The first satellites were launched about 50 years ago as a way to conquer space. Now, satellites are essential for our civilian and military communications. But they remain large and expensive, some of them costing several hundreds of millions of dollars. This is why researchers from the University of Florida (UF) are building small satellites able to work as a team to take multiple and distributed measurements or observations of weather phenomena for example. These small satellites should cost only about $100,000 to produce. The first one should be launched next year by a NASA rocket and should not be larger than a softball. The goal is to mass-produce these satellites to even reduce their costs. But read more…
The picture above shows the expected benefits of multi-satellite systems. (Credit: University of Florida) Here is a link to a larger version of this chart.
And you can see above “a prototype of a ‘pico satellite’ being designed and built in a mechanical and aerospace engineering laboratory at the University of Florida. […] The completed pico satellite, nicknamed SwampSAT, expected to be launched in 2009, will be about the size of a softball. This prototype is slightly larger than a basketball.” (Credit: University of Florida) Here is a link to several other pictures of these small satellites and the man behind them.
This research project has been initiated by Norman Fitz-Coy, an associate professor of mechanical and aerospace engineering. Fitz-Coy is also the director of the Advanced Space Technologies Research & Education Center (ASTREC) established by the U.S. National Science Foundation (NSF) at the UF College of Engineering.
But will these $100K small satellites replace $100M ones? Not at all. “Fitz-Coy said small satellites are not anticipated to totally replace larger ones, but rather to complement them by adding new capabilities. For example, he said, ’swarms’ of small satellites could take multiple, distributed measurements or observations of weather phenomena, or the Earth’s magnetic fields, providing a more comprehensive assessment than is possible with a single satellite. ‘People are looking toward these to not totally replace the big satellites but to supplement what the big satellites are doing,’ he said.”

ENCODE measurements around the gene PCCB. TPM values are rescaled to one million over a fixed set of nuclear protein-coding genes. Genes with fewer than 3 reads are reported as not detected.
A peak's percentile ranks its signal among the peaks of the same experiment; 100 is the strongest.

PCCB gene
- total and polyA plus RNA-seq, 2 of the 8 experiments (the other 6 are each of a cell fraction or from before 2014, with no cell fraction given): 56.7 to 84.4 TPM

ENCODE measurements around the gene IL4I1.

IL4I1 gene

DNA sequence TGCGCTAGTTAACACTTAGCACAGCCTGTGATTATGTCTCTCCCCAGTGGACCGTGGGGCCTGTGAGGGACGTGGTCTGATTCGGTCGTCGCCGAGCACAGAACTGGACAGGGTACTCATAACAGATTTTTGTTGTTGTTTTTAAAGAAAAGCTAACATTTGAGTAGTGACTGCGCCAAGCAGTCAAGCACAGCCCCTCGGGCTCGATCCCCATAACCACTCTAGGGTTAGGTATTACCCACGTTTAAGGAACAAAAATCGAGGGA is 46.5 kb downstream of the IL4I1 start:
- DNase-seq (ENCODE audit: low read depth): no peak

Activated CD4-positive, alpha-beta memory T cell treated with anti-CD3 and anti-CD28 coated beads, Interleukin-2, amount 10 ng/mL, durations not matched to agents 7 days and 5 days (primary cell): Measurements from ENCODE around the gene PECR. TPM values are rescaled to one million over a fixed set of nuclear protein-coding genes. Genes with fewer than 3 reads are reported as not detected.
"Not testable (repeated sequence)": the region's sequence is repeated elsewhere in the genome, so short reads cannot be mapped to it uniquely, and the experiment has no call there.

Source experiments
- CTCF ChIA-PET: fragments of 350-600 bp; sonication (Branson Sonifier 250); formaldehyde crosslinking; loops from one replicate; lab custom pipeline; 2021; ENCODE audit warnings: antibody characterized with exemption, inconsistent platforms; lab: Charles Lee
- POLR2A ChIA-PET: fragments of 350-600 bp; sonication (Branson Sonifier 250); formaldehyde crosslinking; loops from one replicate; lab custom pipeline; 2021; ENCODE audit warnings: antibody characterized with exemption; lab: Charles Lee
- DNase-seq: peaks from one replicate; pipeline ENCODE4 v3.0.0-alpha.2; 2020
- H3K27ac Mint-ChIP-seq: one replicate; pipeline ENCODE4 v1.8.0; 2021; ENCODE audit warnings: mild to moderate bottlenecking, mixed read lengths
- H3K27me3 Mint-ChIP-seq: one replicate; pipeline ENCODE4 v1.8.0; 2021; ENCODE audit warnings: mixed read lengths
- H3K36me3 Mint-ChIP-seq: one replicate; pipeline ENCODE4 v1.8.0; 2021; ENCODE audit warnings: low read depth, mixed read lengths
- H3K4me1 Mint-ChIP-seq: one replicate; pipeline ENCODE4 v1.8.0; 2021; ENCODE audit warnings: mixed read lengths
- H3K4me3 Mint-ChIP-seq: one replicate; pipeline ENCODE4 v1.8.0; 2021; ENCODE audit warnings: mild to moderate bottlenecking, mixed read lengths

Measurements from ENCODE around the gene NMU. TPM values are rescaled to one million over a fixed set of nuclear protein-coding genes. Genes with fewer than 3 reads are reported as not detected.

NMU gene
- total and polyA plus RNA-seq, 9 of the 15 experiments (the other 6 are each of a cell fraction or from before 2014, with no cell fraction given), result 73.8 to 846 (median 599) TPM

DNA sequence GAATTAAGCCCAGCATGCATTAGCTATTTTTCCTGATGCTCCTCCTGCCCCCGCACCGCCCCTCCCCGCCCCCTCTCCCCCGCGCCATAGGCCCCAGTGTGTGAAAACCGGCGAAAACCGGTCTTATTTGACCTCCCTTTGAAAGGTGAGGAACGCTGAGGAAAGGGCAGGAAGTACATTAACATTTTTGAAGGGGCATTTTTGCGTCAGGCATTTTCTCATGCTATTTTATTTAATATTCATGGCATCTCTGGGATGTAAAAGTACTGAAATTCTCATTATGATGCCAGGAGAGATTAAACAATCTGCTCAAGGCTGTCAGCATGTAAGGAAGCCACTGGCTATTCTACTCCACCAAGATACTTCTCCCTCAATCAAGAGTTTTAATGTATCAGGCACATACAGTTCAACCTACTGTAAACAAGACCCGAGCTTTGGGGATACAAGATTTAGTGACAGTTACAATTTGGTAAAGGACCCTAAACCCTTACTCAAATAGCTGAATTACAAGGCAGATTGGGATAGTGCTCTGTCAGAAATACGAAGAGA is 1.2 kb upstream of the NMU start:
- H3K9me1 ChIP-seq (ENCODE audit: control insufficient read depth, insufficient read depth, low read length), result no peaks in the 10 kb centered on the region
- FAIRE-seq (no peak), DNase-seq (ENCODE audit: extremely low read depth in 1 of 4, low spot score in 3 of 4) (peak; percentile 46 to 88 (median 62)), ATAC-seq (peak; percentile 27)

It’s interesting to note that it’s easier to control large satellites than small ones. Fitz-Coy uses an analogy with cars. “The smaller the satellite, the harder it is to manage its flight path and attitude, or orientation in space — for example, which directions its instruments point, a critical parameter in spacecraft design. ‘It’s similar to you driving an SUV down the road or a sub-compact,’ Fitz-Coy said, explaining that while inertia helps large satellites, it is not enough to keep small satellites on track and properly oriented. ‘The SUV is a lot more stable than the sub-compact.’” Yes, but it costs more…
So what will happen in the short term? The first launch should happen in 2009 “aboard an unmanned NASA rocket carrying other payloads as well. The satellite will fly at an altitude of between 600 and 650 kilometers, or from 373 to 404 miles, and will remain in orbit for several years, Fitz-Coy said. A container that could be standardized for use in transporting the small satellites aboard the rocket also is being developed. As with the satellites themselves, the goal is mass production – to be able to transport satellites to outer space much the same way that ships and trucks transport goods around the terrestrial world now, Fitz-Coy said.”
Sources: University of Florida News, November 13, 2008; and various websites
You’ll find related stories by following the links below.Roland Piquepaille lives in Paris, France, and he spent most of his career in software, mainly for high performance computing and visualization companies. For disclosures on Roland's industry affiliations, click here.